The Booker rubber finally hits the road as the Ninth wrestles with key sentencing issues in the Section 3553(a) era. A fascinating oral argument in the most important en banc case of the year. Download oral argument here.
Players: Masterfully argued by Sidley Austin partner Jeff Green (left) and CJA Counsel Dennis Charney (right). The panel included (in no particular order), Judges Reinhardt, Berzon, Paez, Thomas, (Chief Judge) Shroeder, Wardlaw, McKeown, Gould, Silverman, Bybee, Kozinski, Kleinfeld, Bea, Tallman, and Rymer.
Facts: Zavala was a drug dealer who got a 30-year sentence, down from “life” guidelines. The district court judge started with the guideline sentence, however. See blog here. Carty committed a sex crime and got low-end of the guidelines; the judge didn’t articulate the Section 3553 factors. See blog here.
Issue(s): The Ninth took the cases en banc, and invited amicus briefing on a half-dozen issues. See blog with questions here. The two big questions: is a guideline sentence presumptively reasonable? And, must a district court repeat all Section 3553(a) factors at sentencing, and articulate the reasons for the sentence – even for an in-guideline sentence?
Predicted Outcome: Spectators from the east side of Courtroom 4 have a prediction: e-mail me if curious.
Of Note: The biggest surprise of the argument was the conciliatory tone of the Deputy Solicitor General of DOJ, Michael Dreeben. (By the way, what a nice gesture from Justice – sending out a hired gun who has argued sixty-four Supreme Court cases, including Koon. (Just in case the 9th had forgotten about SCOTUS). Gestures like this, however, might backfire in the independent West.)) Nonetheless, one must concede that Mr. Dreeben argued eloquently for the government.
In any event, listen to the oral argument – one would be hard-pressed to hear Dreeben defend the “presumption of reasonableness” for a guideline sentence. The government seems more concerned with retaining the ability to attack out-of-guideline sentences on appeal – demanding “compelling” reasons for such sentences. Maybe it was just the government’s back-door way of seeking the same “‘reasonableness” presumption, but one gets the sense that counsel on all sides were fighting hard for the middle ground (and for the “moderate” swing judges) in this case.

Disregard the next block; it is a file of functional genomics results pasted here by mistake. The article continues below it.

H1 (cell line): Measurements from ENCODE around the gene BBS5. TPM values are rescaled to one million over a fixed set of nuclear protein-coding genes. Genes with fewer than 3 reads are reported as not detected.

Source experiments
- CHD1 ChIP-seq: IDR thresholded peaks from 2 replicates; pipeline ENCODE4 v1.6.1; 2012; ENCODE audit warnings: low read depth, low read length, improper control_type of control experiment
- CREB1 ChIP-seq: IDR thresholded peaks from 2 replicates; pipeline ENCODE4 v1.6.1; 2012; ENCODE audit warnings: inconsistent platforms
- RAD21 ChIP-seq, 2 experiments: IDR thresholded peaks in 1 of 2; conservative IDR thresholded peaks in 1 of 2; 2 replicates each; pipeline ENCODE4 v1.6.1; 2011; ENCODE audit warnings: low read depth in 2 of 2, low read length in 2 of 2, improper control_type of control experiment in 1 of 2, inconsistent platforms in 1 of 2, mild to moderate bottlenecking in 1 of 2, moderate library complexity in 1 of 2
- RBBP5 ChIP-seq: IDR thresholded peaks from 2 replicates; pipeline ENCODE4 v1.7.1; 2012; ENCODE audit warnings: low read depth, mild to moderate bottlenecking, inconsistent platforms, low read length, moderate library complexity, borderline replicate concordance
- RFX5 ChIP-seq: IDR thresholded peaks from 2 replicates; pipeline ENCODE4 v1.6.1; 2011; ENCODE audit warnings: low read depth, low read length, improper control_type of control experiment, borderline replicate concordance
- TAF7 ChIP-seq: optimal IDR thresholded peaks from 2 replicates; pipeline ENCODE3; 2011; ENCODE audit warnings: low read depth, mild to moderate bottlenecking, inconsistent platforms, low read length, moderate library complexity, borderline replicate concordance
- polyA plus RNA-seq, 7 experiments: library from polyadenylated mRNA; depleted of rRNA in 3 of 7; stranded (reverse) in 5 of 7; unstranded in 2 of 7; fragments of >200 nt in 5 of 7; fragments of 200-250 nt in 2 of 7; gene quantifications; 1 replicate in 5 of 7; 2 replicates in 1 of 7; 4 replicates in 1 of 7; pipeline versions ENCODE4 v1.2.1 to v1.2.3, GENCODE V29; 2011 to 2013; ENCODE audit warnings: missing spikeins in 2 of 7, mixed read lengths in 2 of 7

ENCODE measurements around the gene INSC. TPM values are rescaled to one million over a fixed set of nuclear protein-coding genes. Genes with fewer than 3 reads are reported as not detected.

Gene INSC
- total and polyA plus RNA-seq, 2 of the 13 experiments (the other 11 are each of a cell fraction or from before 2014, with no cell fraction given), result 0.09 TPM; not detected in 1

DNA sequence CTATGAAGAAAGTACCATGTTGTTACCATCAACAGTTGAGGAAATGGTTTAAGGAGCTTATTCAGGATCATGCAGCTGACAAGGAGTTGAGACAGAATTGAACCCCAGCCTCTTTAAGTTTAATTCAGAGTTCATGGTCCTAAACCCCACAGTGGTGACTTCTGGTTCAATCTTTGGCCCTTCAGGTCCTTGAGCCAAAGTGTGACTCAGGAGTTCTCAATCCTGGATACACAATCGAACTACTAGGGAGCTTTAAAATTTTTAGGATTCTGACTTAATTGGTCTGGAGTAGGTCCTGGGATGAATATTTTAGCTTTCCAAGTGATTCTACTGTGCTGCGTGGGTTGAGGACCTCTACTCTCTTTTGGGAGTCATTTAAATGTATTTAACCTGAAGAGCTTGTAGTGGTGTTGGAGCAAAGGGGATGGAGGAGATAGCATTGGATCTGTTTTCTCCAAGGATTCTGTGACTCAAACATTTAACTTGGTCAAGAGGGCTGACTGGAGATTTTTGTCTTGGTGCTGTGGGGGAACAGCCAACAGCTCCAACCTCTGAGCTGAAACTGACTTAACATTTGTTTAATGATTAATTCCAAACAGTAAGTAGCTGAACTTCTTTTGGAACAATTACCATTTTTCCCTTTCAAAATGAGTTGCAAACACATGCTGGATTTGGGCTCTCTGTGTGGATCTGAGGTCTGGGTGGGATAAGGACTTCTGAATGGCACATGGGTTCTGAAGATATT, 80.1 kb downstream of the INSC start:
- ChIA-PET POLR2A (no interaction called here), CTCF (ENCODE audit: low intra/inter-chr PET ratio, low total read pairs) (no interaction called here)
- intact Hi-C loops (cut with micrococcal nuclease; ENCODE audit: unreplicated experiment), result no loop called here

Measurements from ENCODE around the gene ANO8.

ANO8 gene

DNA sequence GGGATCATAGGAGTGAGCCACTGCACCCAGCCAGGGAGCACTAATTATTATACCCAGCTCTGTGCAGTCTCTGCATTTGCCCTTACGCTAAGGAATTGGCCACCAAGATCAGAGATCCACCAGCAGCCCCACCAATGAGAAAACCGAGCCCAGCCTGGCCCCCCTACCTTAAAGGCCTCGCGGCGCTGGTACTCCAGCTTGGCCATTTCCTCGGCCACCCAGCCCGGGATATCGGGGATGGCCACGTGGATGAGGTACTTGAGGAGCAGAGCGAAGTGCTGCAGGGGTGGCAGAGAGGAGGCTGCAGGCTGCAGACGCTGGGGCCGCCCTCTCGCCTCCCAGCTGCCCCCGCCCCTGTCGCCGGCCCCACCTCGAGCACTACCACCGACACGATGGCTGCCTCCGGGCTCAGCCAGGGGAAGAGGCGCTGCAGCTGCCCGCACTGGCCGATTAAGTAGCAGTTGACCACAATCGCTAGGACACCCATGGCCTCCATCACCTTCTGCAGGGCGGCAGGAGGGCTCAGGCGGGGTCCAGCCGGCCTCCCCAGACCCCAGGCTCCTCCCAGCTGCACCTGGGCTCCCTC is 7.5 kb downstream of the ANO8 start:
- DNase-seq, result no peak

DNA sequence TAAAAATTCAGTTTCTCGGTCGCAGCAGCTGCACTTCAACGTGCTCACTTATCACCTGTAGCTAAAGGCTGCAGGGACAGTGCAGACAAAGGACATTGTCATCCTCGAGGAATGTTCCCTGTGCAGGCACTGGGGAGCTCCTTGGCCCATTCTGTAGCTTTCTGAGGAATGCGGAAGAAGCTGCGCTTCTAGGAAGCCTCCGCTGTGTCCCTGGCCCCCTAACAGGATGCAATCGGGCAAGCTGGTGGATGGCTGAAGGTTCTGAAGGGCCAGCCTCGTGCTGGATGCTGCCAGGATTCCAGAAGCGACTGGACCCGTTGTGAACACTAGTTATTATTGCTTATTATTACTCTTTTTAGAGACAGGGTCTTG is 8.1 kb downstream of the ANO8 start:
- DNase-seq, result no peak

Some of the most thoughtful – and most difficult – questions came from Judge Kozinksi, who pressed both sides for plain-spoken answers. Kozinski wondered if the Defense position is that a district court judge can “pierce” the guidelines and look at the reasonableness of the Commissions’ conclusions for any given guideline? (Like the inequitable “crack” guidelines). As dearly as we in the defense bar would love to pierce (and prod, and sever, and shred) the guidelines, Jeff Green was wary of this question – key moderate judges (and Congress, and SCOTUS) may not be too keen on the idea.
From Mr. Dreeban, Kozinski pressed – several times – for the precise text of § 3553(a) that directs that the guidelines factor gets greater weight. (Ed. note: it doesn’t exist). Dreeban fumbled with “organizational principles” and the “Commission’s needs” . . . i.e., he never answered the question. Kozinski’s key question – and it is a central one – is how much weight is a district court to give the guidelines in any given, individual case, and how will the Ninth review that decision?
Judge McKeown was also an active participant – she’s wrestling through some of the thorny practical aspects of the case. For McKeown, the appellate standard of review for a Booker sentence was a key question.
Judges Wardlaw and Reinhardt both emphasized Justice Breyer’s actual text in Booker; nothing in the remedial opinion said anything about greater weight for the guidelines factor. Reinhardt delivered the most memorable line, mock-admiring Breyer’s skill in convincing other Justices to abandon the holding that they had just reached in Justice Steven’s constitutional opinion, and to join him in the remedial Booker decision.
Another humorous moment was Chief Judge Schroeder’s invitation to Mr. Dreeben to quantify on a scale of 1 to 10 the weight the guidelines should play in the § 3553(a) analysis. After his artful dodge and refusal to do so, the Chief (a bit wryly) suggested that he give the Court “a range.”
For Further Reading: To hear the oral argument, navigate to: http://www.ca9.uscourts.gov/ca9/media.nsf/Media%20Search ?OpenForm&Seq=1 . It seems that all sentencing appeals have been stayed pending the outcome of Zavala/Carty -- it'll be an uncertain Fall, as practioners wait to see the final (hopefully) word on Booker practice in the Ninth.
Steven Kalar, Senior Litigator N.D. Cal. FPD. Website at www.ndcalfpd.org